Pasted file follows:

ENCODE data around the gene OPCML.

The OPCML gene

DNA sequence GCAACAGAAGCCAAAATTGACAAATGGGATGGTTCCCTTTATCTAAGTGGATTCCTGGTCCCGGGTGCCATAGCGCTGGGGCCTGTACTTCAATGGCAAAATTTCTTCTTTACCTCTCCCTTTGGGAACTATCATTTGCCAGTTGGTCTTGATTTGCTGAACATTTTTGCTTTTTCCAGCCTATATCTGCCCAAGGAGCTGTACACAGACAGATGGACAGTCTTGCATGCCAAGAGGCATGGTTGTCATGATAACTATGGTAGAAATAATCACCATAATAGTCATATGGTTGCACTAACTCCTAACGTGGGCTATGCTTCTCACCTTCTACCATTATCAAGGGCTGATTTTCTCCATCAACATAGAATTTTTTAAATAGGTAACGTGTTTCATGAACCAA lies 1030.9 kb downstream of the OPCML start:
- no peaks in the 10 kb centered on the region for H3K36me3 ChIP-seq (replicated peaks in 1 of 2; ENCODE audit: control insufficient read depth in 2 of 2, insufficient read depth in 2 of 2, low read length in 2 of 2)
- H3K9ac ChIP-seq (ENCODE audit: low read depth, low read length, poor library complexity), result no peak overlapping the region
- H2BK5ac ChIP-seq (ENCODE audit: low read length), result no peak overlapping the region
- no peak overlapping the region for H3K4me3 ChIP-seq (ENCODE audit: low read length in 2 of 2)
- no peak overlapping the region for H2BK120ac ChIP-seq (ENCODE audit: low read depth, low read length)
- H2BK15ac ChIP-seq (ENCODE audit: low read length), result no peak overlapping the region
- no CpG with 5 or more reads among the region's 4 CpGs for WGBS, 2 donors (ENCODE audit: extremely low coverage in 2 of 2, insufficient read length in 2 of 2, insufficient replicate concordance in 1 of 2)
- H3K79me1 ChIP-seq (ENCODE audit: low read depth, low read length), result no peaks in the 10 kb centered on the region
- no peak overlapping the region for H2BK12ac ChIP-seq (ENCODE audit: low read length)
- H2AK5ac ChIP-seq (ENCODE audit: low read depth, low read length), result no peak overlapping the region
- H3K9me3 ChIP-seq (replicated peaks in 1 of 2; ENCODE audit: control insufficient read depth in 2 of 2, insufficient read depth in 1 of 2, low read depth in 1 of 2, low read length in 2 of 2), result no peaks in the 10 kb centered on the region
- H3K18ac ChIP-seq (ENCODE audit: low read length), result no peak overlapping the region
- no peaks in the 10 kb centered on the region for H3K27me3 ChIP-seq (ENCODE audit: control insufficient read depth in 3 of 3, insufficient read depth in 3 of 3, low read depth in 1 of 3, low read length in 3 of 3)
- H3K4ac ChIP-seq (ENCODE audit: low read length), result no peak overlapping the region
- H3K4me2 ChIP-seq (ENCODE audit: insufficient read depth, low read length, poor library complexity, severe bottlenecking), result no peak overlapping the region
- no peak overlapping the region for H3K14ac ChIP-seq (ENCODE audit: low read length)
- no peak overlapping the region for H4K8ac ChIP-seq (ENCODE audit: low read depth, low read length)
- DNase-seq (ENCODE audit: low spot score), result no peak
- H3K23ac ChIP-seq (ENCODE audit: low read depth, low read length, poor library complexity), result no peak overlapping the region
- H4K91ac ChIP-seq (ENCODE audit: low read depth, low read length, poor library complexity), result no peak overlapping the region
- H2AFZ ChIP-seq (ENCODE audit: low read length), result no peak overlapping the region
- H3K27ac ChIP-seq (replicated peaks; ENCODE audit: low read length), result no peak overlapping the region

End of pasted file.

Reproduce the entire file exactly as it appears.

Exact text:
ENCODE data around the gene OPCML.

The OPCML gene

DNA sequence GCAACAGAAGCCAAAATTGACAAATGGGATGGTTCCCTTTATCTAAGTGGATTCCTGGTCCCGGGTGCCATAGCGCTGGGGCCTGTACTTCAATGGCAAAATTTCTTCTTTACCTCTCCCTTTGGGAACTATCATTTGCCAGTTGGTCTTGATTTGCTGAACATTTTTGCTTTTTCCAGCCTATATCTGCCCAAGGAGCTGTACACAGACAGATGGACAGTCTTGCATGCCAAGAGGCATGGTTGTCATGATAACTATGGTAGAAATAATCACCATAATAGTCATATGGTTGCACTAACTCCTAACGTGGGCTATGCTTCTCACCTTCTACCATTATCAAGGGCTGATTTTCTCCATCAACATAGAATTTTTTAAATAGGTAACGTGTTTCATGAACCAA lies 1030.9 kb downstream of the OPCML start:
- no peaks in the 10 kb centered on the region for H3K36me3 ChIP-seq (replicated peaks in 1 of 2; ENCODE audit: control insufficient read depth in 2 of 2, insufficient read depth in 2 of 2, low read length in 2 of 2)
- H3K9ac ChIP-seq (ENCODE audit: low read depth, low read length, poor library complexity), result no peak overlapping the region
- H2BK5ac ChIP-seq (ENCODE audit: low read length), result no peak overlapping the region
- no peak overlapping the region for H3K4me3 ChIP-seq (ENCODE audit: low read length in 2 of 2)
- no peak overlapping the region for H2BK120ac ChIP-seq (ENCODE audit: low read depth, low read length)
- H2BK15ac ChIP-seq (ENCODE audit: low read length), result no peak overlapping the region
- no CpG with 5 or more reads among the region's 4 CpGs for WGBS, 2 donors (ENCODE audit: extremely low coverage in 2 of 2, insufficient read length in 2 of 2, insufficient replicate concordance in 1 of 2)
- H3K79me1 ChIP-seq (ENCODE audit: low read depth, low read length), result no peaks in the 10 kb centered on the region
- no peak overlapping the region for H2BK12ac ChIP-seq (ENCODE audit: low read length)
- H2AK5ac ChIP-seq (ENCODE audit: low read depth, low read length), result no peak overlapping the region
- H3K9me3 ChIP-seq (replicated peaks in 1 of 2; ENCODE audit: control insufficient read depth in 2 of 2, insufficient read depth in 1 of 2, low read depth in 1 of 2, low read length in 2 of 2), result no peaks in the 10 kb centered on the region
- H3K18ac ChIP-seq (ENCODE audit: low read length), result no peak overlapping the region
- no peaks in the 10 kb centered on the region for H3K27me3 ChIP-seq (ENCODE audit: control insufficient read depth in 3 of 3, insufficient read depth in 3 of 3, low read depth in 1 of 3, low read length in 3 of 3)
- H3K4ac ChIP-seq (ENCODE audit: low read length), result no peak overlapping the region
- H3K4me2 ChIP-seq (ENCODE audit: insufficient read depth, low read length, poor library complexity, severe bottlenecking), result no peak overlapping the region
- no peak overlapping the region for H3K14ac ChIP-seq (ENCODE audit: low read length)
- no peak overlapping the region for H4K8ac ChIP-seq (ENCODE audit: low read depth, low read length)
- DNase-seq (ENCODE audit: low spot score), result no peak
- H3K23ac ChIP-seq (ENCODE audit: low read depth, low read length, poor library complexity), result no peak overlapping the region
- H4K91ac ChIP-seq (ENCODE audit: low read depth, low read length, poor library complexity), result no peak overlapping the region
- H2AFZ ChIP-seq (ENCODE audit: low read length), result no peak overlapping the region
- H3K27ac ChIP-seq (replicated peaks; ENCODE audit: low read length), result no peak overlapping the region